Concept mapping, Biology

Mrs. Jackson is a 76 year old woman living in a skilled nursing facility. She has Hx: CVA with left-sided weakness, incontinent of bowel and bladder, PEG tube, GERD, HTN, Dementia, and Parkinson's. Recently she was diagnosed with a UTI.

VS: T 98.6F HR 88 RR 16 BP 155/78 SPO2 98% RA

Assessment: A&Ox1. L pupil 4mm sluggish, R pupil 3mm brisk. L-sided weakness with LUE contracture Follows commands on the R side. Short term memory not intact. Slurred speech. Tremor at rest. Difficulty initiating movement. Drooling out of L side of mouth. No c/o pain. HR regular, no edema, abd soft, non-tender. PEG tube patent, insertion site clean and dry, residual 10mL.  Incontinent of malodorous urine in a diaper. Hoyer lift to wheelchair.

Abnormal Labs: UA positive for WBC, bacteria, sediment, leukocyte esterase, and nitrites.

Orders:

Aspirin 325mg pFT daily

Bactrim DS 1 tab pFT BID x3 days

Benztropine 1mg pFT daily

Carbidopa/Levodopa 25/100mg pft TID

Clopidogrel 75mg pFT daily

Docusate 250mg pFT BID

Donezepil 10mg pFT qHS

Furosemide 20mg pFT BID

Lansoprazole 30mg pFT daily

Metoprolol 50mg pFT BID

Potassium chloride 10mEQ pFT daily

NPO

Probalance with Fiber at 100ml/hr via PEG tube

Water bolus 250mL q6h pFT

Directions

1. Identify abnormal findings and discuss WHY these are present.

2. Create a problem list, with ACTUAL problems. You can also list potential problems if they are directly related to a medication or abnormal lab value.

3. For each problem, list appropriate nursing interventions.

Concept Mapping Instructions

Learning objectives:

1.       To create a concept map based on a patient you encountered at clinical

2.       To begin creating logical connections between patient diagnoses, medications, s/sx, and lab values.

3.       To identify incorrect connections between patient diagnoses, medications, s/sx, and lab values.

4.       To modify concept map to reflect new connections

5.       To reflect on how concept mapping has affected your learning

Directions:

1.  Put your patient's initials in a BOX in the middle of the paper.

2. Put each of your patient's medical diagnoses and (including medical history) in CIRCLES around their initials.  Connect the CIRCLES to the BOX with straight lines.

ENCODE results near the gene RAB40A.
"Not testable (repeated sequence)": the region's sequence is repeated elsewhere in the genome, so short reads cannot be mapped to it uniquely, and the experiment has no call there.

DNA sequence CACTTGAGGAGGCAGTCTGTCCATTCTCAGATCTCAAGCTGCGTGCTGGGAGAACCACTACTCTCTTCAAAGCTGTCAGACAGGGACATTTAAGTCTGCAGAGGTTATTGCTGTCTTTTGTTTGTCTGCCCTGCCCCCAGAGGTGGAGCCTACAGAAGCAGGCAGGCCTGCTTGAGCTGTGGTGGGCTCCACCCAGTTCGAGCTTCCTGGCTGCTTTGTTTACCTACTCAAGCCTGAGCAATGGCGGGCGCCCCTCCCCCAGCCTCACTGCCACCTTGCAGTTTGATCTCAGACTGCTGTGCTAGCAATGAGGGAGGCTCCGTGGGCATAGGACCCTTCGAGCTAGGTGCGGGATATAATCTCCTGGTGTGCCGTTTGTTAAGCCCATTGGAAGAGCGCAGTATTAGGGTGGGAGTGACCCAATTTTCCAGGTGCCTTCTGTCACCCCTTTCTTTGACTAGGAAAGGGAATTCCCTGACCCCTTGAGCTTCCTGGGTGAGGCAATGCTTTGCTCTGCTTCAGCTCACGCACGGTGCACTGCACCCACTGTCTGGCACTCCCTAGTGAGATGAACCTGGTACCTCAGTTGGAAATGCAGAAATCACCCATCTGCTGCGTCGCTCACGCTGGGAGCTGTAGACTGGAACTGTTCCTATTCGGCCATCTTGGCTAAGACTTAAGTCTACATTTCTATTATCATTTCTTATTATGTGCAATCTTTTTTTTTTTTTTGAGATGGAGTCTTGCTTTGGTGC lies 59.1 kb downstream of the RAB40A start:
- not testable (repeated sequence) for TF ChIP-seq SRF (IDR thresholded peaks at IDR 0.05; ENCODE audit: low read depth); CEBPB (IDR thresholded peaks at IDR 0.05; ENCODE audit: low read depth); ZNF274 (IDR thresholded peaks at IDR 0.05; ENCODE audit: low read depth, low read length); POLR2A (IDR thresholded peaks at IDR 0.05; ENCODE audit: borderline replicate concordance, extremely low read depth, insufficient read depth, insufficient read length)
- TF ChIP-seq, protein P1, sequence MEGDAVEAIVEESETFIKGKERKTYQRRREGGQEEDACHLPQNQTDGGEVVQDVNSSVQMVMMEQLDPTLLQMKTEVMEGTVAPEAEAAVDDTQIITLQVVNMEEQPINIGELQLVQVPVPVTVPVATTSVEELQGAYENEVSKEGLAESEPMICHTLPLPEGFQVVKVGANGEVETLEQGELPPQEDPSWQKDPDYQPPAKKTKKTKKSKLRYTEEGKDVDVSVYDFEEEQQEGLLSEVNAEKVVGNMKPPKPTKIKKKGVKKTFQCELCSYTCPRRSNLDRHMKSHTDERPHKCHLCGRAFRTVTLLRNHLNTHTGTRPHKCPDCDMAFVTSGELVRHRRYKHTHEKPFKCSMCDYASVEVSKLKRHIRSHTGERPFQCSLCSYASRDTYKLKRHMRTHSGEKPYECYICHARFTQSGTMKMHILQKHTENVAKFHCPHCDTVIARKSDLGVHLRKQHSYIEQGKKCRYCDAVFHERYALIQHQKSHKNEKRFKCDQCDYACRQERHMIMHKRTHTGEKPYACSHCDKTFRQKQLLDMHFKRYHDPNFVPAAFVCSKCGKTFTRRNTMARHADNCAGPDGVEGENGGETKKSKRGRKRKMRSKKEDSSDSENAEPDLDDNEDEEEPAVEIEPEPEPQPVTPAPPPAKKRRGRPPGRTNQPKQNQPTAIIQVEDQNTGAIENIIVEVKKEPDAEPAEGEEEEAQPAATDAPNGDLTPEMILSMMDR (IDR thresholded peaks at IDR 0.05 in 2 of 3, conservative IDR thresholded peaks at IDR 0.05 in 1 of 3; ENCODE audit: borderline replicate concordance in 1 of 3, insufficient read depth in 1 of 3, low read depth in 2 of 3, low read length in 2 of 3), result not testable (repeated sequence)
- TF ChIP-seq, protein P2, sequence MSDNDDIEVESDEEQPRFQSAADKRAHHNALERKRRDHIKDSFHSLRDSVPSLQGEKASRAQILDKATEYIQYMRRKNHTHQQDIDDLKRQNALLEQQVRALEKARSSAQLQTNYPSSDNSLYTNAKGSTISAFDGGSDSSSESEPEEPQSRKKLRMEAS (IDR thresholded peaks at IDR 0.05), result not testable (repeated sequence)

è Glaucoma

Atrial fibrillation ß  John Doe à HTN

è CVA

3. Connect each of your patient's medications to one of their medical diagnoses.  For example: metoprolol is directly connected to HTN.

John Doe à HTN à metoprolol

4. Some medications are not directly related to a specific diagnosis.  If this is the case, you can add more boxes to explain why the patient is on that medication.  For example, a patient may be on docusate but not have a diagnosis of constipation.  They may be taking docusate to prevent constipation related to narcotic use.  Narcotics are related to pain, which is related to their recent surgical procedure.

John Doe à Surgical procedure à pain à narcotic à risk for constipation à docusate

5.  Connect your patient's lab values to something, either their diagnoses or medications.

John Doeà Afib à warfarin à INR 2.5

6.  Connect abnormal s/sx that you observed at clinical to a diagnoses or medication or lab value. 

John Doe à Afib à HR 115

è Irregular heart rate

7.  Include any nursing interventions you performed for your patient. 

8.  Give  your first draft concept map to a peer and ask them to comment on your concept map using the peer feedback form.  Does it make sense?  Are your connections logical?  Do you need to be more clear by identifying more indirect connections?

9.  Revise your concept map with the information from your peer.  This will be your second draft.

10. Reflect on how creating the concept map and discussing it with your peer has affected your learning using the Reflective Summary Form.

11.   Paper clip IN THIS ORDER

a.   First Draft                  (b)      Second Draft

Concept Map Reflective Summary

1. What did you learn from creating this concept map?

Posted Date: 2/21/2013 12:05:59 AM | Location : United States







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